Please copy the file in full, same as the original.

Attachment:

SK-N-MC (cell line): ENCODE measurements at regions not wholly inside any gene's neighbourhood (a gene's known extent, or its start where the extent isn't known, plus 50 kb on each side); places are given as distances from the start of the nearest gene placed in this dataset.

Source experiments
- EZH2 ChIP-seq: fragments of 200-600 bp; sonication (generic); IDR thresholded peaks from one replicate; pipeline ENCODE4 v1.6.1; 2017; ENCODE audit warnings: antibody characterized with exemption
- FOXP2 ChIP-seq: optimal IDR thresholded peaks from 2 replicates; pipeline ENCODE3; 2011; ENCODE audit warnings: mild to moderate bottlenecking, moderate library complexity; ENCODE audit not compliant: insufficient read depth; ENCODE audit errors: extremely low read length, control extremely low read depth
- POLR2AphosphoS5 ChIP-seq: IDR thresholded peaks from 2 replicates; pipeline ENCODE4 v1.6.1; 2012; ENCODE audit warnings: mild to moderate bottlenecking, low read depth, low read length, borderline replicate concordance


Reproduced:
SK-N-MC (cell line): ENCODE measurements at regions not wholly inside any gene's neighbourhood (a gene's known extent, or its start where the extent isn't known, plus 50 kb on each side); places are given as distances from the start of the nearest gene placed in this dataset.

Source experiments
- EZH2 ChIP-seq: fragments of 200-600 bp; sonication (generic); IDR thresholded peaks from one replicate; pipeline ENCODE4 v1.6.1; 2017; ENCODE audit warnings: antibody characterized with exemption
- FOXP2 ChIP-seq: optimal IDR thresholded peaks from 2 replicates; pipeline ENCODE3; 2011; ENCODE audit warnings: mild to moderate bottlenecking, moderate library complexity; ENCODE audit not compliant: insufficient read depth; ENCODE audit errors: extremely low read length, control extremely low read depth
- POLR2AphosphoS5 ChIP-seq: IDR thresholded peaks from 2 replicates; pipeline ENCODE4 v1.6.1; 2012; ENCODE audit warnings: mild to moderate bottlenecking, low read depth, low read length, borderline replicate concordance